MS. SYLVESTER  said the group was  waiting for a report  from the                                                               
DEC on  how the industry has  been doing and the  report was that                                                               
the industry  is doing  very well.   The large  passenger vessels                                                               
have done a great job and  Alaska is a true star in environmental                                                               
protection for  its waterways, she  said.  The small  vessels are                                                               
fine at sea  but have troubles when in port  and stationary.  She                                                               
said the group got together with  the department and worked out a                                                               
plan and  decided that if  the group  can't be perfect  and their                                                               
impact on the  environment is very minimal, the best  thing to do                                                               
would be  to work towards  best management practices and  come up                                                               
with  a regulatory  scheme in  which the  department can  oversee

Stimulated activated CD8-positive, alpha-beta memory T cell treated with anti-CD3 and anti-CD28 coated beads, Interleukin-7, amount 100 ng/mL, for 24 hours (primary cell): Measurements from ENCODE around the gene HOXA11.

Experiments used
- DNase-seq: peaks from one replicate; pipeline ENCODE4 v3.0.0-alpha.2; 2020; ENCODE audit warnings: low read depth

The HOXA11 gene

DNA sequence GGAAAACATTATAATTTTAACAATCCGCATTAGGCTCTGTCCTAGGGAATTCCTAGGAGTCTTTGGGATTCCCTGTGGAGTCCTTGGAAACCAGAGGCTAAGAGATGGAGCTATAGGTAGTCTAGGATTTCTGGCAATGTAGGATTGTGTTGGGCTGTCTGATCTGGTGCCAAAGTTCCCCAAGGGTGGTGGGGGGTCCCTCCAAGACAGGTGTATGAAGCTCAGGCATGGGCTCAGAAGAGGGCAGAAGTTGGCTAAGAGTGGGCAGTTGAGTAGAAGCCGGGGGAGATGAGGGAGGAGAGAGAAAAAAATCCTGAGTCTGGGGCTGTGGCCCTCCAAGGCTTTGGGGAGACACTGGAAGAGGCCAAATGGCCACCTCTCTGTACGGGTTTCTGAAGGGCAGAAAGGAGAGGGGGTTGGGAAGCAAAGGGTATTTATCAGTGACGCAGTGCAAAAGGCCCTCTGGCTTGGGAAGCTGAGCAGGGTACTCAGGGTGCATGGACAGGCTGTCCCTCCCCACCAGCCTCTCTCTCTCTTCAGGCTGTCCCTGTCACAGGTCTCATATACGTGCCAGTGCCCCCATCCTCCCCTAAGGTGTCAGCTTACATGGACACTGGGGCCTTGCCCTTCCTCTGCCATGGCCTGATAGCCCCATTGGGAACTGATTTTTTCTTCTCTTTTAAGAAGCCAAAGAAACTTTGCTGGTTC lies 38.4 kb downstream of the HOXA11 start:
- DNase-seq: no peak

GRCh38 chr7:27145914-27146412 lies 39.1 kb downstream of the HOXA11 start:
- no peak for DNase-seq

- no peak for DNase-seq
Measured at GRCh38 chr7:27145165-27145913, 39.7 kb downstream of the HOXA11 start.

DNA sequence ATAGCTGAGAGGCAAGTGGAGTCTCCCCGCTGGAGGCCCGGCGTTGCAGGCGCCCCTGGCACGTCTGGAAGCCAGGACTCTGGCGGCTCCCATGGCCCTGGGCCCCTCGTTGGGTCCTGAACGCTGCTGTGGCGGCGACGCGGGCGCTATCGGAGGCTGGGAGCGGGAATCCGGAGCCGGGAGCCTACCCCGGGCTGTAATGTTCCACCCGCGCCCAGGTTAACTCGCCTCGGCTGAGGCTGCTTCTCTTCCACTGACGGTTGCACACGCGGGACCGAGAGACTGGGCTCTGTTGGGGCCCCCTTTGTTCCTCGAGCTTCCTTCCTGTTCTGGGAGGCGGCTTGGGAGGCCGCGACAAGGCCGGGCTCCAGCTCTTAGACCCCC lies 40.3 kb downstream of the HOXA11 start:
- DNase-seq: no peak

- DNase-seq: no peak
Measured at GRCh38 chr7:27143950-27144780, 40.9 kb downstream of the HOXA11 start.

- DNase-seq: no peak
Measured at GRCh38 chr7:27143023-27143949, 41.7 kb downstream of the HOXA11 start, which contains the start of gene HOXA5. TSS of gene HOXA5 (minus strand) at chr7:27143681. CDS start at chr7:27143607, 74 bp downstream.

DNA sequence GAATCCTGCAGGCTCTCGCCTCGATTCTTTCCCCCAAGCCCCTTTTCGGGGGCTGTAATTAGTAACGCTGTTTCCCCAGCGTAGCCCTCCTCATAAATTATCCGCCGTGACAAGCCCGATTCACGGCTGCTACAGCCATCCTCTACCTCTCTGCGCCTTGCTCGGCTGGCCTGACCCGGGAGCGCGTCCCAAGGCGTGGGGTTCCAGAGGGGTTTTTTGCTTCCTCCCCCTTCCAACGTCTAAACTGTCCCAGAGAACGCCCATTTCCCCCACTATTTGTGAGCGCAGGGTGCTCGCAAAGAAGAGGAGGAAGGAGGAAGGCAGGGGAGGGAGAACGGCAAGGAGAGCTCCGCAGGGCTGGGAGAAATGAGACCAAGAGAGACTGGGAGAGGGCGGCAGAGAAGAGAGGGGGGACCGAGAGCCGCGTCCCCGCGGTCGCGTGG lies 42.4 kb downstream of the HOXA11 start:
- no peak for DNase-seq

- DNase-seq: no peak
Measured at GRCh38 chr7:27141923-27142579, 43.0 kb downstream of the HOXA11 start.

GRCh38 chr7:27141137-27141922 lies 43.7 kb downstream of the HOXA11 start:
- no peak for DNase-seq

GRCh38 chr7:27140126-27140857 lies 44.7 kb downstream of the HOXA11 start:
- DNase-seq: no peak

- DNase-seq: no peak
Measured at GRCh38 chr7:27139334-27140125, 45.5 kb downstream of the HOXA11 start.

what's going on  and still protect the environment.   The bill is                                                               
the regulatory scheme.  She  said essentially the department will                                                               
work  with each  individual operator  and eventually  a plan  for                                                               
best management practices  would be approved for  each vessel for                                                               
3 years and  "they would touch bases  in 3 years."   She said the                                                               
idea  is  that  the  department   would  have  latitude  to  make                                                               
determinations if there is technology  that comes on line, and in                                                               
its discretion,  the department might  feel they want  to require                                                               
the  small vessels  to  implement  those.   She  said the  3-year